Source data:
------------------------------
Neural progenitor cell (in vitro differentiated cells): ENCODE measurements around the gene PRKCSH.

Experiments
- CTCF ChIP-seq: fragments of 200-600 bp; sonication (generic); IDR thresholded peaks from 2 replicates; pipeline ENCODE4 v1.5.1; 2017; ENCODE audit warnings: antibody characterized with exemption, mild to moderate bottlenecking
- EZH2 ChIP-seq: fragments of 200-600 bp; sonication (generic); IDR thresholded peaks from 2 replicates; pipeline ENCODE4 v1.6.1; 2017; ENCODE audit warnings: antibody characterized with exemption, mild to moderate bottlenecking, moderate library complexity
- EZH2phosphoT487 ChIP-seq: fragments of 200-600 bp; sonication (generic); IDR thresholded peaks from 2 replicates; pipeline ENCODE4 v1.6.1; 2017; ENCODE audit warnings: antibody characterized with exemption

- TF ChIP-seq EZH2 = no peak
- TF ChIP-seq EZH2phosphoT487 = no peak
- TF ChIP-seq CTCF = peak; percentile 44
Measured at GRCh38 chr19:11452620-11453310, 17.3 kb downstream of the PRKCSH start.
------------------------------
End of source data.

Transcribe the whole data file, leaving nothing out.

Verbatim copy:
Neural progenitor cell (in vitro differentiated cells): ENCODE measurements around the gene PRKCSH.

Experiments
- CTCF ChIP-seq: fragments of 200-600 bp; sonication (generic); IDR thresholded peaks from 2 replicates; pipeline ENCODE4 v1.5.1; 2017; ENCODE audit warnings: antibody characterized with exemption, mild to moderate bottlenecking
- EZH2 ChIP-seq: fragments of 200-600 bp; sonication (generic); IDR thresholded peaks from 2 replicates; pipeline ENCODE4 v1.6.1; 2017; ENCODE audit warnings: antibody characterized with exemption, mild to moderate bottlenecking, moderate library complexity
- EZH2phosphoT487 ChIP-seq: fragments of 200-600 bp; sonication (generic); IDR thresholded peaks from 2 replicates; pipeline ENCODE4 v1.6.1; 2017; ENCODE audit warnings: antibody characterized with exemption

- TF ChIP-seq EZH2 = no peak
- TF ChIP-seq EZH2phosphoT487 = no peak
- TF ChIP-seq CTCF = peak; percentile 44
Measured at GRCh38 chr19:11452620-11453310, 17.3 kb downstream of the PRKCSH start.